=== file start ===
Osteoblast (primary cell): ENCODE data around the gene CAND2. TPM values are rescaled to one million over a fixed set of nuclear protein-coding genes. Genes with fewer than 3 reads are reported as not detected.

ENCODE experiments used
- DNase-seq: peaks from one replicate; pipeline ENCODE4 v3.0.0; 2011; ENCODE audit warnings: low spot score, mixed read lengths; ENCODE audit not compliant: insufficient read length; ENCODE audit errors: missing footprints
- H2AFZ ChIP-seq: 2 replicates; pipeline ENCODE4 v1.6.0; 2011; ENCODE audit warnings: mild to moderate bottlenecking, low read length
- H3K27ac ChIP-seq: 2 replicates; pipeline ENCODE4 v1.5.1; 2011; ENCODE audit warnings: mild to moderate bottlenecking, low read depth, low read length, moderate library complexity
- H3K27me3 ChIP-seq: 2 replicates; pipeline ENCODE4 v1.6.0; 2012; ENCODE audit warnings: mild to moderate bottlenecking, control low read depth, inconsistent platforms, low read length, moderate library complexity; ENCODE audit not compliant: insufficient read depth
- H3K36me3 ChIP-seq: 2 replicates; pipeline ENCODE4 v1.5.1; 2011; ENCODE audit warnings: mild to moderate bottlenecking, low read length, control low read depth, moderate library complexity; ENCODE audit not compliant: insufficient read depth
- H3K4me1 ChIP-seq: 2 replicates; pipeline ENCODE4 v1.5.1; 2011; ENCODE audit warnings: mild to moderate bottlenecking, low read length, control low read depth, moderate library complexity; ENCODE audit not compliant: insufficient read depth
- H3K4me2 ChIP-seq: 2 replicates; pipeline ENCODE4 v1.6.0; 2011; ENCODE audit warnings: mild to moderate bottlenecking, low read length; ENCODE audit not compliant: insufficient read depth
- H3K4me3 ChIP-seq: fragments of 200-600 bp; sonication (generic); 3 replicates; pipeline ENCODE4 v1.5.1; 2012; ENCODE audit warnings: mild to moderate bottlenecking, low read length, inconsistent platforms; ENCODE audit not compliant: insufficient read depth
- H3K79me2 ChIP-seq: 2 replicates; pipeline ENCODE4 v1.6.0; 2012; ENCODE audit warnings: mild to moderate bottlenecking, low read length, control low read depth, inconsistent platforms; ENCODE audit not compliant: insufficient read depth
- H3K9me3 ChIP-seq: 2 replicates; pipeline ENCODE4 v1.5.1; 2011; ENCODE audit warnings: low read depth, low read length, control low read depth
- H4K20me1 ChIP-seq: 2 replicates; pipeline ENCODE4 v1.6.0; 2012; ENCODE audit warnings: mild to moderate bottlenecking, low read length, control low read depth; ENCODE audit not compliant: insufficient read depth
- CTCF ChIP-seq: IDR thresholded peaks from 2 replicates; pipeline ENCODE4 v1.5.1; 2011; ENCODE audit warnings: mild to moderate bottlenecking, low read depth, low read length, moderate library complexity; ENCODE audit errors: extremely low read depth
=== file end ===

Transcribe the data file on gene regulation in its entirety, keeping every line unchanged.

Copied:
Osteoblast (primary cell): ENCODE data around the gene CAND2. TPM values are rescaled to one million over a fixed set of nuclear protein-coding genes. Genes with fewer than 3 reads are reported as not detected.

ENCODE experiments used
- DNase-seq: peaks from one replicate; pipeline ENCODE4 v3.0.0; 2011; ENCODE audit warnings: low spot score, mixed read lengths; ENCODE audit not compliant: insufficient read length; ENCODE audit errors: missing footprints
- H2AFZ ChIP-seq: 2 replicates; pipeline ENCODE4 v1.6.0; 2011; ENCODE audit warnings: mild to moderate bottlenecking, low read length
- H3K27ac ChIP-seq: 2 replicates; pipeline ENCODE4 v1.5.1; 2011; ENCODE audit warnings: mild to moderate bottlenecking, low read depth, low read length, moderate library complexity
- H3K27me3 ChIP-seq: 2 replicates; pipeline ENCODE4 v1.6.0; 2012; ENCODE audit warnings: mild to moderate bottlenecking, control low read depth, inconsistent platforms, low read length, moderate library complexity; ENCODE audit not compliant: insufficient read depth
- H3K36me3 ChIP-seq: 2 replicates; pipeline ENCODE4 v1.5.1; 2011; ENCODE audit warnings: mild to moderate bottlenecking, low read length, control low read depth, moderate library complexity; ENCODE audit not compliant: insufficient read depth
- H3K4me1 ChIP-seq: 2 replicates; pipeline ENCODE4 v1.5.1; 2011; ENCODE audit warnings: mild to moderate bottlenecking, low read length, control low read depth, moderate library complexity; ENCODE audit not compliant: insufficient read depth
- H3K4me2 ChIP-seq: 2 replicates; pipeline ENCODE4 v1.6.0; 2011; ENCODE audit warnings: mild to moderate bottlenecking, low read length; ENCODE audit not compliant: insufficient read depth
- H3K4me3 ChIP-seq: fragments of 200-600 bp; sonication (generic); 3 replicates; pipeline ENCODE4 v1.5.1; 2012; ENCODE audit warnings: mild to moderate bottlenecking, low read length, inconsistent platforms; ENCODE audit not compliant: insufficient read depth
- H3K79me2 ChIP-seq: 2 replicates; pipeline ENCODE4 v1.6.0; 2012; ENCODE audit warnings: mild to moderate bottlenecking, low read length, control low read depth, inconsistent platforms; ENCODE audit not compliant: insufficient read depth
- H3K9me3 ChIP-seq: 2 replicates; pipeline ENCODE4 v1.5.1; 2011; ENCODE audit warnings: low read depth, low read length, control low read depth
- H4K20me1 ChIP-seq: 2 replicates; pipeline ENCODE4 v1.6.0; 2012; ENCODE audit warnings: mild to moderate bottlenecking, low read length, control low read depth; ENCODE audit not compliant: insufficient read depth
- CTCF ChIP-seq: IDR thresholded peaks from 2 replicates; pipeline ENCODE4 v1.5.1; 2011; ENCODE audit warnings: mild to moderate bottlenecking, low read depth, low read length, moderate library complexity; ENCODE audit errors: extremely low read depth